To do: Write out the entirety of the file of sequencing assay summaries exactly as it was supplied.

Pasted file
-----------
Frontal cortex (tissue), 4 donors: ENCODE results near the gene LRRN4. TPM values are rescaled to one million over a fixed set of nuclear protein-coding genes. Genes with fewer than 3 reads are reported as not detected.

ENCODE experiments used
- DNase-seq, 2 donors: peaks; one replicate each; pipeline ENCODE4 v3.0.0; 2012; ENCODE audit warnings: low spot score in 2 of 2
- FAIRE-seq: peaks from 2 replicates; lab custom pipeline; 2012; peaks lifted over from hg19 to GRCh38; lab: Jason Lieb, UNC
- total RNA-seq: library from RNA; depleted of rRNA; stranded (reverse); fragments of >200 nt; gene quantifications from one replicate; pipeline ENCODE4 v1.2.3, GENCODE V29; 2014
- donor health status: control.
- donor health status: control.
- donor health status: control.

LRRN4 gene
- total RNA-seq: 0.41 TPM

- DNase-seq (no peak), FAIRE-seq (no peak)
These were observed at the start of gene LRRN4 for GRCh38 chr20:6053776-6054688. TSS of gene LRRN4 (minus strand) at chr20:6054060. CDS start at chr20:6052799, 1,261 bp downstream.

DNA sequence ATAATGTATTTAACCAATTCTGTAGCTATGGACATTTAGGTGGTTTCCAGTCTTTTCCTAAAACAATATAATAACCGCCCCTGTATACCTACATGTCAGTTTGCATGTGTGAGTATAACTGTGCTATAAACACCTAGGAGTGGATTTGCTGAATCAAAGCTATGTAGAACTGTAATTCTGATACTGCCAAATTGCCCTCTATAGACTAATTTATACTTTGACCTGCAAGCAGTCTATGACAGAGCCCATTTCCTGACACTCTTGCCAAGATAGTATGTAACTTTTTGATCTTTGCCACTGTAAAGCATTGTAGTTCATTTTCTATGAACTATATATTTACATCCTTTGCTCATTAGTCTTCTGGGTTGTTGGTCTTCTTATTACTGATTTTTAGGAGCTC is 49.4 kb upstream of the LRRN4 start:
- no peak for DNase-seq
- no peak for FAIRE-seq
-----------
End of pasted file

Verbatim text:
Frontal cortex (tissue), 4 donors: ENCODE results near the gene LRRN4. TPM values are rescaled to one million over a fixed set of nuclear protein-coding genes. Genes with fewer than 3 reads are reported as not detected.

ENCODE experiments used
- DNase-seq, 2 donors: peaks; one replicate each; pipeline ENCODE4 v3.0.0; 2012; ENCODE audit warnings: low spot score in 2 of 2
- FAIRE-seq: peaks from 2 replicates; lab custom pipeline; 2012; peaks lifted over from hg19 to GRCh38; lab: Jason Lieb, UNC
- total RNA-seq: library from RNA; depleted of rRNA; stranded (reverse); fragments of >200 nt; gene quantifications from one replicate; pipeline ENCODE4 v1.2.3, GENCODE V29; 2014
- donor health status: control.
- donor health status: control.
- donor health status: control.

LRRN4 gene
- total RNA-seq: 0.41 TPM

- DNase-seq (no peak), FAIRE-seq (no peak)
These were observed at the start of gene LRRN4 for GRCh38 chr20:6053776-6054688. TSS of gene LRRN4 (minus strand) at chr20:6054060. CDS start at chr20:6052799, 1,261 bp downstream.

DNA sequence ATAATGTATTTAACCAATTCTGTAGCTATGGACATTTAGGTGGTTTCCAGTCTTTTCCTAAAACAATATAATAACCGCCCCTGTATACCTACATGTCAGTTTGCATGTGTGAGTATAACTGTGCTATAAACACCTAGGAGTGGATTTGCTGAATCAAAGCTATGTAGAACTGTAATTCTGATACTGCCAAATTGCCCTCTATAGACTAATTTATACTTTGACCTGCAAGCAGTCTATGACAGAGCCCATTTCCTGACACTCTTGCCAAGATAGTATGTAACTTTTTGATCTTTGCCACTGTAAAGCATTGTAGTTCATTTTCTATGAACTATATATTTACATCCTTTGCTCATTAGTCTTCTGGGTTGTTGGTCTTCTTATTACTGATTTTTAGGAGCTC is 49.4 kb upstream of the LRRN4 start:
- no peak for DNase-seq
- no peak for FAIRE-seq